Abraham Lincoln to John M. Clayton, 28 July 1849,in Roy P. Basler, ed., The Collected Works of Abraham Lincoln (8 vols., New Brunswick, NJ: Rutgers University Press, 1953), 2: 60, http://quod.lib.umich.edu/l/lincoln/.
Transcription adapted from The Collected Works of Abraham Lincoln (1953), edited by Roy P. Basler
Adapted by Matthew Pinsker, Dickinson College
The following text is presented here in complete form, as it originally appeared in print. Spelling and typographical errors have been preserved as in the original.
Springfield, Ill., July 28, 1849.
Hon. J. M. Clayton.
It is with some hesitation I presume to address this letter---and yet I wish not only you, but the whole cabinet, and the President too, would consider the subject matter of it. My being among the People while you and they are not, will excuse the apparent presumption. It is understood that the President at first adopted, as a general rule, to throw the responsibility of the appointments upon the respective Departments; and that such rule is adhered to and practised upon. This course I at first thought proper; and, of course, I am not now complaining of it. Still I am disappointed with the effect of it on the public mind. It is fixing for the President the unjust and ruinous character of being a mere man of straw. This must be arrested, or it will damn us all inevitably. It is said Gen. Taylor and his officers held a council of war, at Palo Alto (I believe); and that he then fought the battle against unanimous opinion of those officers. This fact (no matter whether rightfully or wrongfully) gives him more popularity than ten thousand submissions, however really wise and magnanimous those submissions may be.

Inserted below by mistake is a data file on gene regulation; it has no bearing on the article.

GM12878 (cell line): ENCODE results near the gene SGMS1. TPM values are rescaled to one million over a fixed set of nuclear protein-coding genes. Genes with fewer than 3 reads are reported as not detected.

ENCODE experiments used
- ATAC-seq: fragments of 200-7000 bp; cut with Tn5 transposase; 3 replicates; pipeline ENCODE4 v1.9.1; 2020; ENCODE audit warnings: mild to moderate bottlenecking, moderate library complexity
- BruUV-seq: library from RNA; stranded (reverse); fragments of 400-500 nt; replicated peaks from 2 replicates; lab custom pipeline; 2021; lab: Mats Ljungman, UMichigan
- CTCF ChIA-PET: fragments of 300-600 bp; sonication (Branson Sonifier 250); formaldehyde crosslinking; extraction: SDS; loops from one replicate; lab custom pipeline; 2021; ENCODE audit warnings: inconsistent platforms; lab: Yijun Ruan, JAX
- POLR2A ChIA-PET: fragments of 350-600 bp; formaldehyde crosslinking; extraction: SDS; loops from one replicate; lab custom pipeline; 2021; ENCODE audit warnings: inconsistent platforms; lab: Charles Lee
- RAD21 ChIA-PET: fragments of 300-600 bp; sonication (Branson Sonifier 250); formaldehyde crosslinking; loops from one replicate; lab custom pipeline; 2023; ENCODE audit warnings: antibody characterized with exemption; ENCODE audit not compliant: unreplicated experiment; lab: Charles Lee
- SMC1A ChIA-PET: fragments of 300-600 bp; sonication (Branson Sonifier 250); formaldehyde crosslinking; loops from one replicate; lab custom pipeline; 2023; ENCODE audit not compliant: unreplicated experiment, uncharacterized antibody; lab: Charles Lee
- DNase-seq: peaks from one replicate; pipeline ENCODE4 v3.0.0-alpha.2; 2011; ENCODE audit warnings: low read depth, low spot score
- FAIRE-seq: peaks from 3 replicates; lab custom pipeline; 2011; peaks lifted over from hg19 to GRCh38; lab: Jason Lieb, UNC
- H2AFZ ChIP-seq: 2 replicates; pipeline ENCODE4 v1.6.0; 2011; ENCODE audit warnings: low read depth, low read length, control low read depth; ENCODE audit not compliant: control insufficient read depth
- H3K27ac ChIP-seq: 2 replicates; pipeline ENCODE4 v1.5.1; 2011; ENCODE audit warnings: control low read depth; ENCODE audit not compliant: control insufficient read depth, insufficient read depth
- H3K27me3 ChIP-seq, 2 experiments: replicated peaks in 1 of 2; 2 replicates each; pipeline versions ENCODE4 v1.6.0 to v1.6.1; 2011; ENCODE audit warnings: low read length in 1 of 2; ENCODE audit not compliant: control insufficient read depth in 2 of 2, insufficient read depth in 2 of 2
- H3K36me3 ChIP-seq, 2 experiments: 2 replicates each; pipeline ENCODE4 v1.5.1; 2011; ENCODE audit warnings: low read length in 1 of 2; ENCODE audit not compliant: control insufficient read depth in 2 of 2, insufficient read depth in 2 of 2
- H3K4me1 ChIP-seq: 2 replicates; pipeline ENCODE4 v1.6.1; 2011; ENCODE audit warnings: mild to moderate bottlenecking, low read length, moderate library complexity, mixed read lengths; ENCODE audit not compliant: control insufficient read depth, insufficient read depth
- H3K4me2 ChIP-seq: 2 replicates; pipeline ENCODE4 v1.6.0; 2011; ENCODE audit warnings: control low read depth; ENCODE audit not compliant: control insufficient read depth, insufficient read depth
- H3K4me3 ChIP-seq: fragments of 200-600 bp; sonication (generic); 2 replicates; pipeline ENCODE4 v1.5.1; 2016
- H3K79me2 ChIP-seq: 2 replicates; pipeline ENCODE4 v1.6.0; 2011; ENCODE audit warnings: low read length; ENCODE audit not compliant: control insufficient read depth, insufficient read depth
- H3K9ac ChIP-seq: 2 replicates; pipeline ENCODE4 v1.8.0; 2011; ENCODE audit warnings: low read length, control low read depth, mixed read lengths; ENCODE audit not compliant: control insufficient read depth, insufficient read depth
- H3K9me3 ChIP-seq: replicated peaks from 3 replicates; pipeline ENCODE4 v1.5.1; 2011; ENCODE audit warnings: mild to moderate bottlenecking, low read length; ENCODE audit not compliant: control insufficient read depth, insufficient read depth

The appointments need be no better than they have been, but the public must be brought to understand, that they are the President's appointments. He must occasionally say, or seem to say, “by the Eternal,” “I take the responsibility.” Those phrases were the “Samson's locks” of Gen. Jackson, and we dare not disregard the lessons of experience.
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